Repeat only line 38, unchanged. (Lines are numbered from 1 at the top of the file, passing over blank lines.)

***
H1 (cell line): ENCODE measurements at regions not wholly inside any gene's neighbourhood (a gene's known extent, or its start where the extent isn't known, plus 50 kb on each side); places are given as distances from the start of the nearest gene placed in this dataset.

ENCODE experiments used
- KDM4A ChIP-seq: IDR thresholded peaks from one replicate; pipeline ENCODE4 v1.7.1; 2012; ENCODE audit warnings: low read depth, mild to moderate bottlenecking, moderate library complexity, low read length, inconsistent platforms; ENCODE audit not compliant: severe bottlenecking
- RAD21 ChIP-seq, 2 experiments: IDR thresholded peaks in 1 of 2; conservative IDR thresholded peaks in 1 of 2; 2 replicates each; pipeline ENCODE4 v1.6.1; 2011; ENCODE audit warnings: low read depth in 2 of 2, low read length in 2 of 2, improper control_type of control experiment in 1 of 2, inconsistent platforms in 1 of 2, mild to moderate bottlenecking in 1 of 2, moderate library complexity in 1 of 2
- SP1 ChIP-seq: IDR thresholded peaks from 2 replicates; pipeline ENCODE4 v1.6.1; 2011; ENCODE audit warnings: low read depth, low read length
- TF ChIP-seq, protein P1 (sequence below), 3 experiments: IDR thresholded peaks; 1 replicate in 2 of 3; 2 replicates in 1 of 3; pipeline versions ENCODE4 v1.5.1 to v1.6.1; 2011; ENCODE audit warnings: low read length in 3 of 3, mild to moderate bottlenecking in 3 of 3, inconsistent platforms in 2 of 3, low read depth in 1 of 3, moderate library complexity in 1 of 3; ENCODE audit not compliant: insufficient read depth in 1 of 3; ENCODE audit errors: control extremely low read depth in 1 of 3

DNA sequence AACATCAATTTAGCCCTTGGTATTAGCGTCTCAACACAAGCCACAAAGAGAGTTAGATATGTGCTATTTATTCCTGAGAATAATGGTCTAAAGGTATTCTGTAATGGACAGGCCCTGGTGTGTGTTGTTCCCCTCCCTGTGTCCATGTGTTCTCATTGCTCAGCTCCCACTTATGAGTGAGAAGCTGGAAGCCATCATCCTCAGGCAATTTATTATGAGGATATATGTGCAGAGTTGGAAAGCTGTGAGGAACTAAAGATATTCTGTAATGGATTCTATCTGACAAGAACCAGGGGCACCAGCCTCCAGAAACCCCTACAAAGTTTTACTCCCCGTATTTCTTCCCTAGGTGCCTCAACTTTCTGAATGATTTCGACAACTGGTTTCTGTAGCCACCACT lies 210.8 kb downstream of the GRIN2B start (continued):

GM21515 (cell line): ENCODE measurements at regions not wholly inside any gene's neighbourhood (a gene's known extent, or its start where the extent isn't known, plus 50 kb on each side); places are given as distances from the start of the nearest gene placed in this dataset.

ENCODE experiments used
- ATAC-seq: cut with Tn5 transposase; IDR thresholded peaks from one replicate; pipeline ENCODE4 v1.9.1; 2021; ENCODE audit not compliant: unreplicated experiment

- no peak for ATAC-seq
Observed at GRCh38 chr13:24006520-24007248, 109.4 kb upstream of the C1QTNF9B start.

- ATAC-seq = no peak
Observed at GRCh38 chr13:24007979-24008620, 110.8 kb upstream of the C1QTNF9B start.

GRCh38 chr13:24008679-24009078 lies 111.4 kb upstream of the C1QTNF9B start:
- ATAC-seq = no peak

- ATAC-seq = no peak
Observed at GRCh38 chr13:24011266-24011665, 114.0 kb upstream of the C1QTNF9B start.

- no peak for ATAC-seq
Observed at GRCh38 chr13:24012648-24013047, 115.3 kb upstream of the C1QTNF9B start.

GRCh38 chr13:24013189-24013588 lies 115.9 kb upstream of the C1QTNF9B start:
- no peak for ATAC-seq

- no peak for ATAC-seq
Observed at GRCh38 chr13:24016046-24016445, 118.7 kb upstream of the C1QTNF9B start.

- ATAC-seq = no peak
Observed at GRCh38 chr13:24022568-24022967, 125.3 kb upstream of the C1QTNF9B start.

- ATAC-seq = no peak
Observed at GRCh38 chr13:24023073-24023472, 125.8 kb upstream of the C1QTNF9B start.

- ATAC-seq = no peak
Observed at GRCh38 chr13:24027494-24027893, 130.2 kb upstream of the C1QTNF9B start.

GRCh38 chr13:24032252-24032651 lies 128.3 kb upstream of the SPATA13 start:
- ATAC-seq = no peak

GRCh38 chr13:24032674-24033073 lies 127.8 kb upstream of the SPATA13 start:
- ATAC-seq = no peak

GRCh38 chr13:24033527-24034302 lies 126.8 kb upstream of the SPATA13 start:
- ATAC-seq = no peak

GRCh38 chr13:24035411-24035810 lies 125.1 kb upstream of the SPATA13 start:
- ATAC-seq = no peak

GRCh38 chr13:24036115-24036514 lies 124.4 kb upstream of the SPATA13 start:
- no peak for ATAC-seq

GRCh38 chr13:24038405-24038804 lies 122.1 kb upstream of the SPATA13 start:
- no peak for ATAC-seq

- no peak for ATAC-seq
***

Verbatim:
- ATAC-seq = no peak